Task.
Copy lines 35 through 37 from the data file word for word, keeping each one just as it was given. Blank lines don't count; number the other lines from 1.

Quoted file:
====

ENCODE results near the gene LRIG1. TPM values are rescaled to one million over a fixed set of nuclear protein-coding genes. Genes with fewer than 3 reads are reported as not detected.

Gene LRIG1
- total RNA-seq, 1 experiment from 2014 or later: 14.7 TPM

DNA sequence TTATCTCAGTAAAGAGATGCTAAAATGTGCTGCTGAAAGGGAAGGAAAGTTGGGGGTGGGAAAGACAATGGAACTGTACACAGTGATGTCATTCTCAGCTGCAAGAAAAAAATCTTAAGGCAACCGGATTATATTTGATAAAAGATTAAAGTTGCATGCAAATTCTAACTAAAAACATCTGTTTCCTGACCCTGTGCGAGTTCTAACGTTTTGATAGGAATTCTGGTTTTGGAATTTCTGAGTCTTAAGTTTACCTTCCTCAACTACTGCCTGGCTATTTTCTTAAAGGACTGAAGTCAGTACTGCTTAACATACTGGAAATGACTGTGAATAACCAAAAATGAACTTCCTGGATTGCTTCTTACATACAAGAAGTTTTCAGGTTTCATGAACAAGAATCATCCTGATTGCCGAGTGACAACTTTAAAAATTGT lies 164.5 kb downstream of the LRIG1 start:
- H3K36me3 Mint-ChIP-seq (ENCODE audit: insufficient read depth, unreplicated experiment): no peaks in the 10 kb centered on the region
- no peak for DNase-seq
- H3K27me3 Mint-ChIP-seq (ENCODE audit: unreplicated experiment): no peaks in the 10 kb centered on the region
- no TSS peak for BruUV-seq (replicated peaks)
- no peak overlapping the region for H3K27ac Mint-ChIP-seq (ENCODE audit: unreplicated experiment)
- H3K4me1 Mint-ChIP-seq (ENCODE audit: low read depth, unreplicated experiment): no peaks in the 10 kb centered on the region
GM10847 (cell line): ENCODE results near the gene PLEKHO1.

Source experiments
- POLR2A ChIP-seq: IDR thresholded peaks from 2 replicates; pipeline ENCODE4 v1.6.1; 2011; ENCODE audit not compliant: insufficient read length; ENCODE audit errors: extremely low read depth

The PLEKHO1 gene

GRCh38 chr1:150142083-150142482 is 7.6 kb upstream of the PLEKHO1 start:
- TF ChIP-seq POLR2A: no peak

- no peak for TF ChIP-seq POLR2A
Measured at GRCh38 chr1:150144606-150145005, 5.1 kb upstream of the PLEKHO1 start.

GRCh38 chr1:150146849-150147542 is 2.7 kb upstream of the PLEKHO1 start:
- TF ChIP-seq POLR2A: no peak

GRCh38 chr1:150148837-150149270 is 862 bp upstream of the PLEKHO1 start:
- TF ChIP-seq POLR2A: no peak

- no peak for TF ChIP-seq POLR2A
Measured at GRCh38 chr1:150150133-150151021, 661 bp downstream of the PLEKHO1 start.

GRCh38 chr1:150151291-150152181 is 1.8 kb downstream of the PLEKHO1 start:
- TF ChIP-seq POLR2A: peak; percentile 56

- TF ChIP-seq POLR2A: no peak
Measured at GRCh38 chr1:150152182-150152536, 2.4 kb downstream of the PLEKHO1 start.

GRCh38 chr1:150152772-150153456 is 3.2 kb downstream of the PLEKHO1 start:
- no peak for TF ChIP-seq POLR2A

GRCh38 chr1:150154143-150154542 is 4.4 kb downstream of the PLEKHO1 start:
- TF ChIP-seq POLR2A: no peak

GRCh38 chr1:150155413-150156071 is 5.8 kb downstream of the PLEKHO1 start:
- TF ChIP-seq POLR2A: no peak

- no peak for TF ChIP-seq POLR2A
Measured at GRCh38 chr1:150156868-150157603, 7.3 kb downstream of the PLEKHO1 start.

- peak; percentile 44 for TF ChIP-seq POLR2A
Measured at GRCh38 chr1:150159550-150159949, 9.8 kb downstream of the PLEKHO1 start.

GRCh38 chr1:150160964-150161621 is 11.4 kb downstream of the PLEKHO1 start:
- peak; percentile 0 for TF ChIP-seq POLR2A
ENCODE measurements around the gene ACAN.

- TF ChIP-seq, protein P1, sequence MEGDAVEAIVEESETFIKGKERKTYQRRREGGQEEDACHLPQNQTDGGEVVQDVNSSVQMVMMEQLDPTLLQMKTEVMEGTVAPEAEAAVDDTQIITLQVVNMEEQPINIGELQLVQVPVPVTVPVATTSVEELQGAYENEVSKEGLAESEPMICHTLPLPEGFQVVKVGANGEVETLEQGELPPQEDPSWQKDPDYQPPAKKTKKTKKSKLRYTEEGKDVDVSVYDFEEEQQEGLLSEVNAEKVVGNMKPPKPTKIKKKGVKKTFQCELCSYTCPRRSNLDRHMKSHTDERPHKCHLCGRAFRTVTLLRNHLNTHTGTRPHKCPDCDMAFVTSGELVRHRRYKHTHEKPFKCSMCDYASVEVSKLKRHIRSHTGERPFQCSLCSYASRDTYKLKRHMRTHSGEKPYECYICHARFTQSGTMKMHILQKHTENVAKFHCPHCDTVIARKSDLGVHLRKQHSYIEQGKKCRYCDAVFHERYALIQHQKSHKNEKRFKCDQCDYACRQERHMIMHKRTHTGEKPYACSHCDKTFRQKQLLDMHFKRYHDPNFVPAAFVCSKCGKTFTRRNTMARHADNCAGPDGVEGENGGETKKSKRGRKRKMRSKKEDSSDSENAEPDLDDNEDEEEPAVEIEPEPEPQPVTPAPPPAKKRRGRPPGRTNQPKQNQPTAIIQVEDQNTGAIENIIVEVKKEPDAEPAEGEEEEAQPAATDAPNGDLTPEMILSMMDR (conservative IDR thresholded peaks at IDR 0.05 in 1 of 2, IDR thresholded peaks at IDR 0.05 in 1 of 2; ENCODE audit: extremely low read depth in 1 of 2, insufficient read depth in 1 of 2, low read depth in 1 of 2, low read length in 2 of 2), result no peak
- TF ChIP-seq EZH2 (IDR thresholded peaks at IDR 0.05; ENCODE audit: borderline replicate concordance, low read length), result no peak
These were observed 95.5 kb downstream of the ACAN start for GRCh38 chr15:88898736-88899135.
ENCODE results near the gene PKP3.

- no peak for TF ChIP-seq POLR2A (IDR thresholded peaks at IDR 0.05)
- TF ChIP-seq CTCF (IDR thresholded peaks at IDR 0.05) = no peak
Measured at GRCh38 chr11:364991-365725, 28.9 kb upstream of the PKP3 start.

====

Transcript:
- no peak for TF ChIP-seq POLR2A
Measured at GRCh38 chr1:150156868-150157603, 7.3 kb downstream of the PLEKHO1 start.

- peak; percentile 44 for TF ChIP-seq POLR2A